Turning down the music could mean saving the hearing
Next time you plug in your MP3 player and stick in your ear buds, think about this -- you could be damaging your hearing.
It's not the ear buds or head phones that are the problem.
It's the frequency and the volume, said Mike Sloniker, audiologist MSCCA (Master's of Science of Certified Clinically Competent in Audiology) at Siouxland Hearing Healthcare, in Sioux City.
"The main thing there is you look at the level of loudness in comparison to the duration of time (ear buds are) used," said Sloniker, who has been working at Floyd Valley Hospital (FVH) in Le Mars 17 years.
Knowing how loud is too loud is the key, he said.
"If you were trying to carry on a conversation with (people wearing ear buds) and they can't hear you, that's a pretty good sign that things are too loud," Sloniker said.
And that could lead to permanent hearing loss.
"One of the first symptoms is tinnitus, a ringing in the ears, or a dull sensation accompanied by ringing," Sloniker said.
Another good indication of possible hearing loss is if "you are asking people to repeat," he said.
Connie Hanson, a speech therapist at FVH said those symptoms are showing up in junior and high schoolers, something she thinks is caused by overuse of ear buds.
More than one-half of high school students in the United States report having at least one symptom of hearing loss, according to a 2006 poll commissioned by the American Speech-Language Hearing Association (ASHA).
Hanson said combating that phenomenon can be done by using caution in four areas:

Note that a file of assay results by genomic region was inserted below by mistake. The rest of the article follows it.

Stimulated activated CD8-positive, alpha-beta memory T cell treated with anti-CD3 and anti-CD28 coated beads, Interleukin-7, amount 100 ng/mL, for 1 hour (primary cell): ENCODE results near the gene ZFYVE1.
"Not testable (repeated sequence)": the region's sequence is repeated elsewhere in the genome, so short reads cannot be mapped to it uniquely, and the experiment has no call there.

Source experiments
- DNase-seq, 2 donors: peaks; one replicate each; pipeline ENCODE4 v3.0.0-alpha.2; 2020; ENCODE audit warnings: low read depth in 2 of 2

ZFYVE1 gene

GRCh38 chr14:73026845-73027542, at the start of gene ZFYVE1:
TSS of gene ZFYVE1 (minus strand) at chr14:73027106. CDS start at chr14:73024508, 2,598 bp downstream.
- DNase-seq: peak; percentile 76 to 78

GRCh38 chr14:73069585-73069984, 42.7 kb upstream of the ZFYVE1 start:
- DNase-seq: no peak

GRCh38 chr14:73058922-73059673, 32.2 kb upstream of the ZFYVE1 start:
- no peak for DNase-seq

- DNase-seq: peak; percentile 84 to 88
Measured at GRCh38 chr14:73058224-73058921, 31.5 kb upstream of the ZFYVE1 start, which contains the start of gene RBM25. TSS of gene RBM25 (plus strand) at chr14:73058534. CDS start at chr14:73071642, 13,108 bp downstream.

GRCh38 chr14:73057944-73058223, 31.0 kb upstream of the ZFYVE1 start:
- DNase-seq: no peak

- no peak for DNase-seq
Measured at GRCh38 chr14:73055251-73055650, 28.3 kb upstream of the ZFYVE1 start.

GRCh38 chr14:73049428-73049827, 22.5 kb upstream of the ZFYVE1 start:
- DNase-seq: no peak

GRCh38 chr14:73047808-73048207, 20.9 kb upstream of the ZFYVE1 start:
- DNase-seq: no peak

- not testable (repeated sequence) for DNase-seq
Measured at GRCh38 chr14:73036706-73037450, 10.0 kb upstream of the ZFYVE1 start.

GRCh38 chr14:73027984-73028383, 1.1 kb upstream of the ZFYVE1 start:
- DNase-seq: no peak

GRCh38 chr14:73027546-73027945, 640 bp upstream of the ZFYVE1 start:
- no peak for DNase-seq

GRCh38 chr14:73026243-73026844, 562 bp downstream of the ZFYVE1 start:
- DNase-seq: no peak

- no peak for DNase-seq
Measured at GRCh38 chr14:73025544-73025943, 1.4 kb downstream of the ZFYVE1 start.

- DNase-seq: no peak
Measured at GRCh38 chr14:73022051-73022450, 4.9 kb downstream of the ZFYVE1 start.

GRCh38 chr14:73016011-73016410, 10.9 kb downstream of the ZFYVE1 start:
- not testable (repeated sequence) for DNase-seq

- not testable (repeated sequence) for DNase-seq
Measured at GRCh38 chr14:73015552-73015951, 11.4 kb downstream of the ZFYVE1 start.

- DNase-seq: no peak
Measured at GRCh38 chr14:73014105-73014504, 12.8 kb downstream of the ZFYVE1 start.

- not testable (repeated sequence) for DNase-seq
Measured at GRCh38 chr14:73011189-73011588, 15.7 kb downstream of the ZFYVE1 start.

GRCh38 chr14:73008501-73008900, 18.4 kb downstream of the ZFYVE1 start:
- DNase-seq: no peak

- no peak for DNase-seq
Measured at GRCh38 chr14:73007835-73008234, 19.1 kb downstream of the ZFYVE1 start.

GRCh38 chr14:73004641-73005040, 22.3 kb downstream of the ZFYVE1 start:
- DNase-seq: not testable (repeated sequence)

*The length of time they listen to the music.
*The volume you listen to the music.
*The noise within your environment.
*The frequency that you listen to the music.
For example, a construction worker might listen to loud music through ear buds all day, every day while working with a jackhammer.
"That's going to be much more dangerous than a person that only puts ear buds in once every three weeks," Hanson said. "That doesn't have the same damaging effect."
Imagine that construction worker already exposed to 130 decibels of sound from the jackhammer adding the 110 decibels of rock music to his or her ears.
Also, especially at this time of year, farmers, who are harvesting their crops are spending hours at a time inside tractors. Putting in ear buds on top of that and cranking up the music is a problem, Hanson said.
According to the ASHA, a quiet room has a decibel level of 40.
"if you're working around any kind of noise or playing around (it), if the level of that noise is 85 decibels, you should be wearing earplugs," Sloniker said. "Ear buds are not ear plugs."
Currently researchers are looking into or have already created MP3 Players with built in volume controls that will automatically lower if the sound level is too high, Sloniker said.
But until they become available, the best option to avoid hearing loss is education, he said.
"It can come from several different sources," Sloniker said. "If it's kids, it needs to come from the parents."
Sloniker said although ear buds can cause damage to the ear, using headphones with foam covering that don't fit directly into the ear are not always the answer either.
"It all depends on the volume," he said. "The concern is if you're wearing ear phones, do you just crank it up louder."
Education and regular screening is important, Hanson said, because hearing loss can often lead to behavioral problems.
"If you can't hear what's going on in the world around you, why not act out as a way to get attention," she said. "Or I may not be purposely ignoring you. I can't hear you so it appears that I'm just disobeying you."
Like Sloniker, Hanson said the best prevention against hearing loss caused by extended listening to loud music is education.
"Educate your kids as far as once you wear a set of ears out, there's not ear replacements yet," Hanson said. "So it's just gone."